Cellphone-style charms to decorate my portable gaming devices. Storebought or handmade, anything as long as it's awesome and durable. Plastic stars are awesome; Pokémon, too—here are some of my favorites, but all I really want for Christmas is.... Cute and 3D and probably plastic preferred.

A menorah. I'm finally getting to the point in my life where I want one for my own home. This is my family's, to which I am greatly attached; I think I want smooth organic shapes and copper or brass tones for my own.

BPAL. My wishlist remains out of date but not useless; I'm also in need of bottles of Dana O'Shee and Plunder. Handmade jewelry in copper or brass, peridot or amber; even better, jewelry designers to eye and lust over, asmy past favorites are going in new directions which are less my style. Serious chocolate: single origin, 75-95% cocoa content, artisan. I love cocoa nibs, too. Ruled hardback Moleskines. Pennies—I collect them. Letters, not gift cards. Good wishes.

As always, my contact info is here (can't see it? want to? just ask).
juushika: Drawing of a sleeping orange cat. (Default)
Devon went Black Friday shopping (don't ask me why), so I took the train down to Corvallis on Saturday. Or at least I tried—after flirting with disaster, I finally got there right after they'd closed the train doors. An employee automatically rescheduled my ticket for that evening, and I called Dee and she came back into town to hang with me for a few hours before my departure. We wandered out from the train station, and then I began to recognize China Town, and then we were on Burnside and I could see the hotel where Express and I stayed last month. We were going to find a Starbucks, but I mentioned that Moonstruck, a Portland chocolater located in St. Johns (that bridge in their logo? that's our bridge), had a café in the building Express worked in, and that they served single-origin drinking chocolate—so we went there. We both tried the Venezuelan—74%, dark and thick even for drinking chocolate, pungent and bold; not the best single origin I've had, but easily the best drinking chocolate, and the employees were fantastic. From there I found us a Starbucks so we could sit and enjoy it, and then get water and lighter fare to finish. I felt so Portland to know where things were. We walked back to the train station and had an hour just to talk before the train got there, and it was easily the best thing to make of a bad situation.

On Sunday I had breakfast with my family—in theory a belated Thanksgiving, but in reality toned down and only made seasonal by homemade applesauce, but it was still lovely. As we were leaving, my sister—who is studying abroad in Italy—got back from a few days spent in Ireland, and we all got the chance to see one another via skippy, delayed webcam. My envy of Ireland is balanced against my admiration of what she's been doing with these last few months. Monday my period hit me hard—and I'm trying to deal with some insurance application stuff that's cast a long black cloud of anxiety over everything I do. But I played ilomilo on Devon's new phone, and I sorted BPAL, and it was good to see the boy. I was there until Wednesday morning—a little longer than usual. I came home to a cat (she seems to know when I'm due back, and turns into attention-hounding terror that morning) who immediately crawled on me to share my nap.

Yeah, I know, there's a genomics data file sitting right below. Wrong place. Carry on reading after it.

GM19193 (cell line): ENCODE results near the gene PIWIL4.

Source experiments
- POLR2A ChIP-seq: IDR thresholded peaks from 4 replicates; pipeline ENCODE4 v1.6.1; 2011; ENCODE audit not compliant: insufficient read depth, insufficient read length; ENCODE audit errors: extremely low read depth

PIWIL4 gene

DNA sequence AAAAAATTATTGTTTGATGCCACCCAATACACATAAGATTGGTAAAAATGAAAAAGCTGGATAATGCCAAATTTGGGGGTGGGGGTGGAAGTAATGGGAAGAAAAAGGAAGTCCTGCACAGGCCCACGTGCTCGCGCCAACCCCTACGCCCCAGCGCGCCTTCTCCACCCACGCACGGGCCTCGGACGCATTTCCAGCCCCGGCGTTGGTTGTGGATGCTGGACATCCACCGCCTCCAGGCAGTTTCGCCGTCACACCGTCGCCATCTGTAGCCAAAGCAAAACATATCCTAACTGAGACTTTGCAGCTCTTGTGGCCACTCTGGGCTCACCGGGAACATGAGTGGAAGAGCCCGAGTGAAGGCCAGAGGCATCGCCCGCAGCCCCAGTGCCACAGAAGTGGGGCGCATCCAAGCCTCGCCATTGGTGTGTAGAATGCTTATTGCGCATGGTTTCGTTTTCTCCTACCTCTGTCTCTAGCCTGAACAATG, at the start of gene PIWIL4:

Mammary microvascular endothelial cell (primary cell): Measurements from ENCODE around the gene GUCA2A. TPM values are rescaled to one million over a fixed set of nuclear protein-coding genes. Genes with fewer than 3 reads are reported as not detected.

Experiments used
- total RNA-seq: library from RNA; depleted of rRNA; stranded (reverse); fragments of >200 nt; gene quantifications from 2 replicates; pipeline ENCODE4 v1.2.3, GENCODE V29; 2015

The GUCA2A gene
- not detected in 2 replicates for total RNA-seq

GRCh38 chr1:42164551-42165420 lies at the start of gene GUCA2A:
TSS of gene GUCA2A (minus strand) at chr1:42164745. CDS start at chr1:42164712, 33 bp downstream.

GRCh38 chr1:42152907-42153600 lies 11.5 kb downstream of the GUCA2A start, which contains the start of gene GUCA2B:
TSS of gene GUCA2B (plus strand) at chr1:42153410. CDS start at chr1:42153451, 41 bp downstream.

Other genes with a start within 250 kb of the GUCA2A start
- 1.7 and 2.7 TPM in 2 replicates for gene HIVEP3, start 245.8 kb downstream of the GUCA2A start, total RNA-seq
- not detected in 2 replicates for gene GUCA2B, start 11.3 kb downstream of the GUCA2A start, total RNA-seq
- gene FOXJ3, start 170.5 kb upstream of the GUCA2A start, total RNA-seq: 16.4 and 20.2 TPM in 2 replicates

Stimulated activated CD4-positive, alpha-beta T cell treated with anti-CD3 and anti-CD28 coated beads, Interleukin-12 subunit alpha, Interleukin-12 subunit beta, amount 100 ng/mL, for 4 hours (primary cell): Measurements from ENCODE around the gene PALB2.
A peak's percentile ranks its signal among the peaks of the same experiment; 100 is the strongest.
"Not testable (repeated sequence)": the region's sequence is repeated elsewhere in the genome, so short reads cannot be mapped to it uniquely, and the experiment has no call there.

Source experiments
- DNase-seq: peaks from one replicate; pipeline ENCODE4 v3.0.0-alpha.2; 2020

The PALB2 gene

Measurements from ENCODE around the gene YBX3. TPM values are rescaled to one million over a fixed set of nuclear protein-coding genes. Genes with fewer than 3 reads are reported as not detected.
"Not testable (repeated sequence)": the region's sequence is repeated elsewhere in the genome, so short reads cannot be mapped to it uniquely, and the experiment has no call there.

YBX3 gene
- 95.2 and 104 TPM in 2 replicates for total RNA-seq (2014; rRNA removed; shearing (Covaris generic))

But I'm tired. Hanukkah starts fairly late this year, overlapping Christmas, but I'll probably go home when my sister comes back from Italy—see her, see my family, light the first candle and exchange presents, and then come back to Portland. Devon will probably visit before then, and maybe over Christmas; with me here to give medication to her disgruntled cat, Dee has the freedom to go visit her family for the holidays. I want to stay in one place and do as little as possible. I've met people, done things, gone places, and it's been fantastic, but it's getting to the point that I'm tired just to see days fill up on my calendar. I want to under-schedule this month, hibernate a little, be bare-branches dead and quiet, and recharge.

Adopt one today! Adopt one today! Adopt one today! Adopt one today! Adopt one today! Adopt one today!
juushika: A black and white photo of an ink pen. (Writing)
Thanksgiving was:

Mashed potatoes, turkey and vegetarian (Quorn-brand) turkey, gravy and vegetarian gravy, and stuffing
Cranberry relish and jelly
Stuffed mushrooms
Sweet potatoes with ginger
Green bean casserole
Crunchy salad with fruits and nuts
Cheddar and roast garlic biscuits and cheddar and jalapeno bisuits
One cream-based pumpkin pie and one tofu-based pumpkin pie, with whipped cream